William of Zardana

William of Zardana, also known as William of Saone (died in 1132 or 1133), was a powerful baron who held Balatanos, Saone and Zardana in the Principality of Antioch. After his father, Robert the Leper, was executed by the atabeg (or governor) of Toghtekin in 1119, William inherited Balatanos and Saone. Zardana, that his father had lost before his death, was restored to William by Baldwin II of Jerusalem in 1121. He supported Baldwin II's daughter, Alice, against her brother-in-law, Fulk of Jerusalem, in 1132, but Fulk defeated her allies. William died fighting either against Fulk's troops or against a Muslim army.

William of Zardana
Lord of Saone
PredecessorRobert the Leper
Lord of Zardana
FatherRobert the Leper
ReligionRoman Catholicism


William was the son of Robert the Leper, who held important fiefs in the Principality of Antioch.[1] Two of Robert's three castles—Saone and Balatanos—were located near Latakia, the third, Zardana, to the east of the Orontes River.[2] Zardana was taken by Toghtekin, atabeg of Damascus, in 1119.[2] Robert was captured during the siege and Toghtekin had him executed.[2] William and his brother, Garenton, inherited their father's domains.[2][3] Saone was strengthened during either his or his father's tenure.[4]

Antiochene baronEdit

Ruins of the fortress of Saone

King Baldwin II of Jerusalem ruled Antioch on behalf of the minor prince, Bohemond II, from 1119.[5] Historian Thomas Asbridge says, William may have been one of the barons who persuaded the king to pursue an aggressive policy against the Muslims of Aleppo.[6] Indeed, the 13th-century historian, Ibn al-Adim, mentioned that Baldwin II laid siege to Zardana "for William" in 1121.[6] Zardana surrendered to Baldwin who restored the fortress to William.[3] A year later, the Artuqid rulers, Ilghazi and Balak, jointly attacked Zardana.[7] William defended the fortress for fifteen days before he surrendered it, but he soon routed Ilghazi at Harbal.[8] Due to his proximity to Aleppo, Zardana was one of the strategically most important fortresses in the principality.[9]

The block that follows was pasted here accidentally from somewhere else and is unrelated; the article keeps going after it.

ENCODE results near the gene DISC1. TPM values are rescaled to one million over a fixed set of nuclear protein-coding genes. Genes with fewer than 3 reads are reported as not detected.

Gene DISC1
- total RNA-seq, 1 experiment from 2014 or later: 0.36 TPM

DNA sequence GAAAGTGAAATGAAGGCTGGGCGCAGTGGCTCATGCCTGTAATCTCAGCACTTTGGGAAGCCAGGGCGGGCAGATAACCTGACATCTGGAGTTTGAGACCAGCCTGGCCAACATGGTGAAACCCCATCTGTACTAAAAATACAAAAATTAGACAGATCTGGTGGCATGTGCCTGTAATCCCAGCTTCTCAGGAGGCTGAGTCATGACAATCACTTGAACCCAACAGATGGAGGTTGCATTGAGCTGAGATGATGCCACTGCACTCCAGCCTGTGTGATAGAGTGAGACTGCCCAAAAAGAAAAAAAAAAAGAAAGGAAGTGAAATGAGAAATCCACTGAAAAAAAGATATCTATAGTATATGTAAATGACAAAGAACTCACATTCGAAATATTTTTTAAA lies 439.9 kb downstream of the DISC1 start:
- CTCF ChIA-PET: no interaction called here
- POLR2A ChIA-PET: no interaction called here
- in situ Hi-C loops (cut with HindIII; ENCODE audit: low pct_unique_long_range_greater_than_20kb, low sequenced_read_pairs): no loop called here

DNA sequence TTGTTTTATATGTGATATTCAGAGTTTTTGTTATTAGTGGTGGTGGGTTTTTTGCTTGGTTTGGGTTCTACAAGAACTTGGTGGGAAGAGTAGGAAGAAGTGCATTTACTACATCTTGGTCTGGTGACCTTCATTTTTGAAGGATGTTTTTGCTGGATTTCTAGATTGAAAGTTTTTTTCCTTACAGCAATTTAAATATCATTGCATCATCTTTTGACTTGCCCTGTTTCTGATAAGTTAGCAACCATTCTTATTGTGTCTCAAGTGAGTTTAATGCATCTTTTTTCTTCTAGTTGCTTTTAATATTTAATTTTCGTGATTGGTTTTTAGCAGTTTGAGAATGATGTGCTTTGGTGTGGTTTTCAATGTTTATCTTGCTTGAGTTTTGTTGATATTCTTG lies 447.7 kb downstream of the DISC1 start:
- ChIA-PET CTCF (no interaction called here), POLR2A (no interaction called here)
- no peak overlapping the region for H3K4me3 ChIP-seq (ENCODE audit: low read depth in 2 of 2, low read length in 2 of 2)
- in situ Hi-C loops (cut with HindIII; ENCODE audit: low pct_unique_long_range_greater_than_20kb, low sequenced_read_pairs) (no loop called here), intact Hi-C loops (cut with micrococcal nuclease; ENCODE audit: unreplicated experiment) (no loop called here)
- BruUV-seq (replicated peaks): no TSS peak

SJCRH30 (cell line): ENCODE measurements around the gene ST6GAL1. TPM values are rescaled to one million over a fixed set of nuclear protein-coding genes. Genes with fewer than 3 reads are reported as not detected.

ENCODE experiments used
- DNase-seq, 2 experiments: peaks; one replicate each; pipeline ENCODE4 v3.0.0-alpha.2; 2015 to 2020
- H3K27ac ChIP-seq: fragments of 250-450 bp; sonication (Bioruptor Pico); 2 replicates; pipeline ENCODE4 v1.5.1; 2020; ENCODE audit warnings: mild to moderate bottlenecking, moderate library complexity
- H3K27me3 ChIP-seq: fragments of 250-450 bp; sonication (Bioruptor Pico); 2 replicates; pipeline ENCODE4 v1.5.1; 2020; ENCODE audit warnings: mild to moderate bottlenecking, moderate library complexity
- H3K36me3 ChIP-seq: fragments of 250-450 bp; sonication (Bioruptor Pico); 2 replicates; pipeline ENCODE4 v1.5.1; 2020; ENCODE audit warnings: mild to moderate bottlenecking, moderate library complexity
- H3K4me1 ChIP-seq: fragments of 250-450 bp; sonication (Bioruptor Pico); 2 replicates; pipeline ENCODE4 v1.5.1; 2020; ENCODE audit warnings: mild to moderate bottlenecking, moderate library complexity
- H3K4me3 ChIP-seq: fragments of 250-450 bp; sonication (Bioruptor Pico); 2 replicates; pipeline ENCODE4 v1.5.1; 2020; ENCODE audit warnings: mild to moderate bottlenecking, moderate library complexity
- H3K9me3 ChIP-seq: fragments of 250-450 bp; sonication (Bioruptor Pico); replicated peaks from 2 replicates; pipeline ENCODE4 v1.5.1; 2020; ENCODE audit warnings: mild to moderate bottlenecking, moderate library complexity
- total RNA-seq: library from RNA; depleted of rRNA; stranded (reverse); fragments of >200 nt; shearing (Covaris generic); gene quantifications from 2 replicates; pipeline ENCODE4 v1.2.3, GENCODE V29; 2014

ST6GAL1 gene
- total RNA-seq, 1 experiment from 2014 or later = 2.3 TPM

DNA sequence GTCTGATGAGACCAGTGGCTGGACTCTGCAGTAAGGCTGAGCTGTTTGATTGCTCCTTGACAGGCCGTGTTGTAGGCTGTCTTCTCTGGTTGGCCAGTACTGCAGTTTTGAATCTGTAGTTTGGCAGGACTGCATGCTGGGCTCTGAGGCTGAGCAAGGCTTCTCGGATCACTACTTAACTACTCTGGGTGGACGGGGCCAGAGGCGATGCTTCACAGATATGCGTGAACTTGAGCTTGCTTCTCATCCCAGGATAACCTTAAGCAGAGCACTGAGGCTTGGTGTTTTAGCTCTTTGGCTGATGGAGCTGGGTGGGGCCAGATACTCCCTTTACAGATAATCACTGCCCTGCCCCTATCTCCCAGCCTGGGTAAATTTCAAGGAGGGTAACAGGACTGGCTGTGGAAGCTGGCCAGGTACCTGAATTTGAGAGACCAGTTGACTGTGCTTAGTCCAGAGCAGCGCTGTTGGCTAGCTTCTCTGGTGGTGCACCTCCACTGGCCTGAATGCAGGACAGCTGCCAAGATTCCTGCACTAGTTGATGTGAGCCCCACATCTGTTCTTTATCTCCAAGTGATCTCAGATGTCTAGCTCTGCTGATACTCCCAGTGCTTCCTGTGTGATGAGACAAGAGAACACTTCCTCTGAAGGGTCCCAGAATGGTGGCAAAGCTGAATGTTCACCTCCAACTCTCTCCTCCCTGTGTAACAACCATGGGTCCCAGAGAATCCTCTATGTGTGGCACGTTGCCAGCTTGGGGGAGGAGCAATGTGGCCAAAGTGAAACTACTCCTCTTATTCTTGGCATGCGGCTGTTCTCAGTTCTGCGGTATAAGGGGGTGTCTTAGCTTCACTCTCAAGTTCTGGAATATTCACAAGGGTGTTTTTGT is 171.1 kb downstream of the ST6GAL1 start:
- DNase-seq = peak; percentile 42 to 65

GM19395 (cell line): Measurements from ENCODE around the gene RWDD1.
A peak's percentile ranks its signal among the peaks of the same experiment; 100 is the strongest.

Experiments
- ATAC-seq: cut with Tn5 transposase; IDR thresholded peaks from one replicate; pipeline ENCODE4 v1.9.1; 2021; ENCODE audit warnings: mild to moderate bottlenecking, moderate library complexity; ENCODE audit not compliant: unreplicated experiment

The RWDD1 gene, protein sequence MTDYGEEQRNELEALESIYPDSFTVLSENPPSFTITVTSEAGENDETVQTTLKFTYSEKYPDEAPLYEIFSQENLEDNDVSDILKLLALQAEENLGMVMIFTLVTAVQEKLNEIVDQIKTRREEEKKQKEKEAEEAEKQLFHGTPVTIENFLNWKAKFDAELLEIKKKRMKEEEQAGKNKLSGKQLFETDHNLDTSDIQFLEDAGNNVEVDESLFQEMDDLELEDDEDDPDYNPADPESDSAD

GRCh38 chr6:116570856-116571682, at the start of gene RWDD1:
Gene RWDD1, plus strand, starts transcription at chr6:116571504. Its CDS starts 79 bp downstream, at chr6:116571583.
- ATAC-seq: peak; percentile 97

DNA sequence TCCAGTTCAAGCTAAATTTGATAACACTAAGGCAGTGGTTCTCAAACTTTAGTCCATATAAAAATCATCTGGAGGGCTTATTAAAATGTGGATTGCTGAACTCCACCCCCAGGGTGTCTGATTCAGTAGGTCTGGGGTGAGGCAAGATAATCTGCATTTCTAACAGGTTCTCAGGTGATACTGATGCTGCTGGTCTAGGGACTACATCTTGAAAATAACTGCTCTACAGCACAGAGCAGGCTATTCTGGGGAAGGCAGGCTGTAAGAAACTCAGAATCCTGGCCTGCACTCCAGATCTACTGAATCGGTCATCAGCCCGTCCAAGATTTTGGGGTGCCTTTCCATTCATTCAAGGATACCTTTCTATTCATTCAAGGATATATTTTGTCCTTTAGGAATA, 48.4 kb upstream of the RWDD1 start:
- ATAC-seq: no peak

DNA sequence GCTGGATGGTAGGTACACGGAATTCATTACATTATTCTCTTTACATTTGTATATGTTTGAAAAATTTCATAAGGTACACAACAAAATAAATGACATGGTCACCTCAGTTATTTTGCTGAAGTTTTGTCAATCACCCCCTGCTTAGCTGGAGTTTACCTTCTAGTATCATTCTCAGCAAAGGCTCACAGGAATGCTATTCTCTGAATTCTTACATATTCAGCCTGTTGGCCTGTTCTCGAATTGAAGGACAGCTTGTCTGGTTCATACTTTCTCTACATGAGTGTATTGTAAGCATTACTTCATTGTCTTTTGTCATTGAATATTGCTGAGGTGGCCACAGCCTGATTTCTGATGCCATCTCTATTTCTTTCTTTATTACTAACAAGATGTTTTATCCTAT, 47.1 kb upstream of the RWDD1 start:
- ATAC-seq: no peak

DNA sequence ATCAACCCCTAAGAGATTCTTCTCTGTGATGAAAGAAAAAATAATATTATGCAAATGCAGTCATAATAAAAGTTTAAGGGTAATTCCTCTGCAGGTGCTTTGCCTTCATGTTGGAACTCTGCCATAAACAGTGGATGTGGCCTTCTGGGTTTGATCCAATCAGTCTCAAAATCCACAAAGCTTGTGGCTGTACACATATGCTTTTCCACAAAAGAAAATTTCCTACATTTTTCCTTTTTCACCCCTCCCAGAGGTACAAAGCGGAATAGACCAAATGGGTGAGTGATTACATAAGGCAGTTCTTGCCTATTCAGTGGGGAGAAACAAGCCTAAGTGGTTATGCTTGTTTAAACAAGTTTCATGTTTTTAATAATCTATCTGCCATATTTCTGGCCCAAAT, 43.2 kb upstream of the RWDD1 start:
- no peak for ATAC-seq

Bohemond II assumed the government of Antioch in 1126, but died four years later.[10] His widow, Alice, wanted to secure the rule of Antioch for herself against her brother-in-law, Fulk of Jerusalem, in 1132.[11] William and his brother supported her, but Fulk defeated her allies and appointed Rainald I Masoir to administer the principality.[12][13] William died during either this conflict or a Muslim attack against Zardana.[14] His widow, Beatrice, married Joscelin II of Courtenay.[14][15]


  1. ^ Asbridge 2000, pp. 159–160.
  2. ^ a b c d Kennedy 1994, p. 85.
  3. ^ a b Asbridge 2000, p. 160.
  4. ^ Buck 2017, p. 130.
  5. ^ Asbridge 2000, pp. 143–144.
  6. ^ a b Asbridge 2000, p. 89.
  7. ^ Asbridge 2000, p. 180.
  8. ^ Asbridge 2000, pp. 160, 180.
  9. ^ Buck 2017, p. 25.
  10. ^ Asbridge 2000, pp. 89–90.
  11. ^ Barber 2012, pp. 151–152.
  12. ^ Asbridge 2000, pp. 160–161.
  13. ^ Barber 2012, p. 152.
  14. ^ a b Asbridge 2000, p. 161.
  15. ^ Barber 2012, p. 232.


  • Asbridge, Thomas (2000). The Creation of the Principality of Antioch, 1098–1130. The Boydell Press. ISBN 978-0-85115-661-3.
  • Barber, Malcolm (2012). The Crusader States. Yale University Press. ISBN 978-0-300-11312-9.
  • Buck, Andrew D. (2017). The Principality of Antioch and its Frontiers in the Twelfth Century. The Boydell Press. ISBN 978-1-78327-173-3.
  • Kennedy, Hugh (1994). Crusader Castles. Cambridge University Press. ISBN 0-521-79913-9.